We see no indication that the microbes evolved from a single common ancestor and the researcher said , "If the fossils are indeed 4.28 billion years old, that would suggest “an almost instantaneous emergence of life” after ocean formation, Dodd said.1" The report shows the fossils appear suddenly and abruptly.

3. Using 4,000 exoplanets or trillions and trillions of exoplanets does not show life evolved on any via abiogenesis or presently any exoplanets have life on them. Presently we do not see this in nature.

Here is my view on much of what is said in this discussion. Charles Darwin letter(s) are driving the interpretations, not the scientific method. Does this indicate a bias view? Yes in my opinion. At present, we simply do not observe abiogenesis operating in nature today and we do not see a single, common ancestor in the Precambrian but many communities of life that appear suddenly and do not change over time, various examples still living today.
 
Feb 3, 2020
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Thank you for the thoughtful responses. So now, I guess, we (I) wait. Wait for evidence. That said, I'm beginning to think it took combined efforts to to bring life along. Gut feel.
 
Jun 1, 2020
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FYI. Here is what I see in these 30 posts. Using the scientific method (SM):

1. No abiogenesis has been documented taking place in nature or presently in lab experiments where non-living matter evolves into life. Charles Darwin letter acknowledged this in his time concerning inorganic matter evolving into life (not observed), still the same today.
I think his argument came after Spencer's book that advocated for abiogenesis. Their views were considered opinions and, as in philosophy and religion, can only receive the help, and hurt, from the SM when claims within the idea or opinion can be tested objectively. Sometimes a great deal of work (science) must be conducted to warrant such testing.

AEEA. The absence of evidence is not, in this case, evidence for absence. This is true partly because if, on occasion, today new microscopic life forms, it will be consumed immediately. This was Darwin's view (Feb 1, 1871) and I suspect it still applies.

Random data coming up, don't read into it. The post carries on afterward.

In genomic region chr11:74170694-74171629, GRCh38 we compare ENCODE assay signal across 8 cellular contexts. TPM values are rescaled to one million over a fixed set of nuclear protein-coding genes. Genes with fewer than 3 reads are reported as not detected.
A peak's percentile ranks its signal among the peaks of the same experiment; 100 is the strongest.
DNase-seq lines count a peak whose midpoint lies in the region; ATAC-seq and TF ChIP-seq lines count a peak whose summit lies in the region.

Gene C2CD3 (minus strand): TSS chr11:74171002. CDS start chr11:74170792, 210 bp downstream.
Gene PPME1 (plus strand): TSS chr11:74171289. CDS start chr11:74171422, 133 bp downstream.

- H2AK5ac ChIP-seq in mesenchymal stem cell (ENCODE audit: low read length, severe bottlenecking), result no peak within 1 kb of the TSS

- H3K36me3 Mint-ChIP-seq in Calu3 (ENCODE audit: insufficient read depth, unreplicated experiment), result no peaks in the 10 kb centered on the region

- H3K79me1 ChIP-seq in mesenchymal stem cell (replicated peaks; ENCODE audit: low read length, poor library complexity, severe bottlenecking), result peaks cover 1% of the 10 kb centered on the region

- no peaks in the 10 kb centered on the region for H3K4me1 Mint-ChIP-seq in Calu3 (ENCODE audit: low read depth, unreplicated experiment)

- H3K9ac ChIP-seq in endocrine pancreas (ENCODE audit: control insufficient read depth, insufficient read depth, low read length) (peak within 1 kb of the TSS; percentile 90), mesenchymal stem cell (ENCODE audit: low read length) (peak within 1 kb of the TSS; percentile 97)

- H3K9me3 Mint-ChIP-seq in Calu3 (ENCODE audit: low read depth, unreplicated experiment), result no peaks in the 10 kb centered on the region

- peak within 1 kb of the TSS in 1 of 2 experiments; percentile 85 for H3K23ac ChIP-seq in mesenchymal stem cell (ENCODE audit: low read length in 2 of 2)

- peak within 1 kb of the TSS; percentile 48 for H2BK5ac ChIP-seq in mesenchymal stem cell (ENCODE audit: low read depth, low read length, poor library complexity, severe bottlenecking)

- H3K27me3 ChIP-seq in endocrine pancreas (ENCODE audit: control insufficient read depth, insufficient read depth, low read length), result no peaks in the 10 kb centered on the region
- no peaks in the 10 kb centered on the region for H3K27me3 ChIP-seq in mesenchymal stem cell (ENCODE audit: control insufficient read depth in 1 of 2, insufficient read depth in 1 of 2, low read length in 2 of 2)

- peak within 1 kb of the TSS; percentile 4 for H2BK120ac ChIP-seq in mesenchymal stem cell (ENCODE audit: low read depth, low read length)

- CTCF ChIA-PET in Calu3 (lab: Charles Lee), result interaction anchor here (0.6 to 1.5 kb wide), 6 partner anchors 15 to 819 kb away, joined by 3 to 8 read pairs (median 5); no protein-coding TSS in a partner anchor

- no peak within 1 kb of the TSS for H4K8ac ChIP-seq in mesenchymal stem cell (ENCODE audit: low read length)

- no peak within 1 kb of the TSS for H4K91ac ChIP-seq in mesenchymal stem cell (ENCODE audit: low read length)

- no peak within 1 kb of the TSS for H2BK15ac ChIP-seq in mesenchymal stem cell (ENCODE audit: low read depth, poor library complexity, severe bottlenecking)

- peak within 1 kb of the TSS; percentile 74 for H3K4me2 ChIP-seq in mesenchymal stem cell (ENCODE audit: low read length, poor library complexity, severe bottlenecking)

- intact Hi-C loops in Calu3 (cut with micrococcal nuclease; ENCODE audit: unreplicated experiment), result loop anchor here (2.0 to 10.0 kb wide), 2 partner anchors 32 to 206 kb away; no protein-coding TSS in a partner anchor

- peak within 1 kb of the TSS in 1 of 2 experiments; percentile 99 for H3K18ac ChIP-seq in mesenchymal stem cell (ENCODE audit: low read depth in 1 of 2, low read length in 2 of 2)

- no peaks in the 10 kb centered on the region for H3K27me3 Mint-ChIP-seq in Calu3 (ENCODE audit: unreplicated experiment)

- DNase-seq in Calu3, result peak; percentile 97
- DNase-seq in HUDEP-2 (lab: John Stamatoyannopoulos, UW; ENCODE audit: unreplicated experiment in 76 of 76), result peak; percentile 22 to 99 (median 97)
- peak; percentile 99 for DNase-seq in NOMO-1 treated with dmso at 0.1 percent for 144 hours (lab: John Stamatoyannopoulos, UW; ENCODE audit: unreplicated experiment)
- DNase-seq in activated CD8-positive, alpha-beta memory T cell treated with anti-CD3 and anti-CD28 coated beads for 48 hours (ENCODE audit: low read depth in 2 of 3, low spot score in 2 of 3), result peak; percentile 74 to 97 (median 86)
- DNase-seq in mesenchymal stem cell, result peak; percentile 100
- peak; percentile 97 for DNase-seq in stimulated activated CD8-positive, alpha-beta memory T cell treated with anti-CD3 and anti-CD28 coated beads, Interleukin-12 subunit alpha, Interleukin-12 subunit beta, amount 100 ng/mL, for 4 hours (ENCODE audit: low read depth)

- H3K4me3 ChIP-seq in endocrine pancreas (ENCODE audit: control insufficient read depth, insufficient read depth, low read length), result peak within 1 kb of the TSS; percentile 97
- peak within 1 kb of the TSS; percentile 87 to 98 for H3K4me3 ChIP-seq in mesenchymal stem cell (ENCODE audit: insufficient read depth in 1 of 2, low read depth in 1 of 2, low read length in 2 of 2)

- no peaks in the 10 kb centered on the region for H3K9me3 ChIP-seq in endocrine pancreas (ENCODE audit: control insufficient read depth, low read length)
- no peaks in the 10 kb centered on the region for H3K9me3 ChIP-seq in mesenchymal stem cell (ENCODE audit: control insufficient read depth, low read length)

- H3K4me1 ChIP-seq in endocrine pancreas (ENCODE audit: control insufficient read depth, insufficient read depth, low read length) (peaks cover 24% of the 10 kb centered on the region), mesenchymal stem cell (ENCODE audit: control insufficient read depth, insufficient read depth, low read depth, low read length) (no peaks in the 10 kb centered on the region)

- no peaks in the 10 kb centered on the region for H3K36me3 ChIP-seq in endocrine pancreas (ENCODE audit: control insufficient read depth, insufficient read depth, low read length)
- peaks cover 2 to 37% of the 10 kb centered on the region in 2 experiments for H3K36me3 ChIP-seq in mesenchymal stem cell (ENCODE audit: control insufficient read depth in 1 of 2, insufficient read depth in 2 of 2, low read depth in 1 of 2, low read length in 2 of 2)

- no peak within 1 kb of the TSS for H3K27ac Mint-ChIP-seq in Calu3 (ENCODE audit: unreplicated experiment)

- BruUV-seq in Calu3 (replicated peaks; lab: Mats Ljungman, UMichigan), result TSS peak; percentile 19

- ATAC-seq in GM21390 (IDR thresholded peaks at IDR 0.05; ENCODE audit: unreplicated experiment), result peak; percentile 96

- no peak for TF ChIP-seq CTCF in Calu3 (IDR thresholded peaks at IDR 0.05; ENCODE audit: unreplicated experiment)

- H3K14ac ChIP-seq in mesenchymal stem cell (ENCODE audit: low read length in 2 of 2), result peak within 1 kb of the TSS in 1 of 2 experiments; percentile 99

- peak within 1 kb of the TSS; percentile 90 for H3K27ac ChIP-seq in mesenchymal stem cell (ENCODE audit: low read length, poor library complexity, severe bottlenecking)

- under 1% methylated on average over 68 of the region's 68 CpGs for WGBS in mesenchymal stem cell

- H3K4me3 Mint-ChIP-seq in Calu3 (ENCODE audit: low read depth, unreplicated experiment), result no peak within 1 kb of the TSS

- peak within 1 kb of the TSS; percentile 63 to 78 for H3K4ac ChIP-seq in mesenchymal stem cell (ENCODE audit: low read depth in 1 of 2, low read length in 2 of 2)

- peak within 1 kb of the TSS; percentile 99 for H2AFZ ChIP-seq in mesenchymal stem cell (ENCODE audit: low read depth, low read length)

I think we agree that abiogenesis itself (event) is more a belief than hard science. There is science in the background working to make a specific, and working, model, but we would all hear about it, I assume, if that day ever happens. Much like SETI getting a clear signal from Proxima wherever, if that day ever comes.

If the fossils are indeed 4.28 billion years old, that would suggest “an almost instantaneous emergence of life” after ocean formation, Dodd said.1 It is significant that these fossil microbes apparently didn’t change after four billion years—but evolution implies many, many changes over millions of years. If evolution involves substantial change, then why are these ancient microfossils so similar to modern microbes?]
But does evolution, which certainly sees change, always require "substantial change"? If not, IMO, then this is merely circumstantial evidence, not worthless but not condemning neither.

The report shows the fossils appear suddenly and abruptly.
Yes, but aren't such things considered quite rare? IOW, sudden and abrupt changes aren't any requirement for or against abiogenesis, right?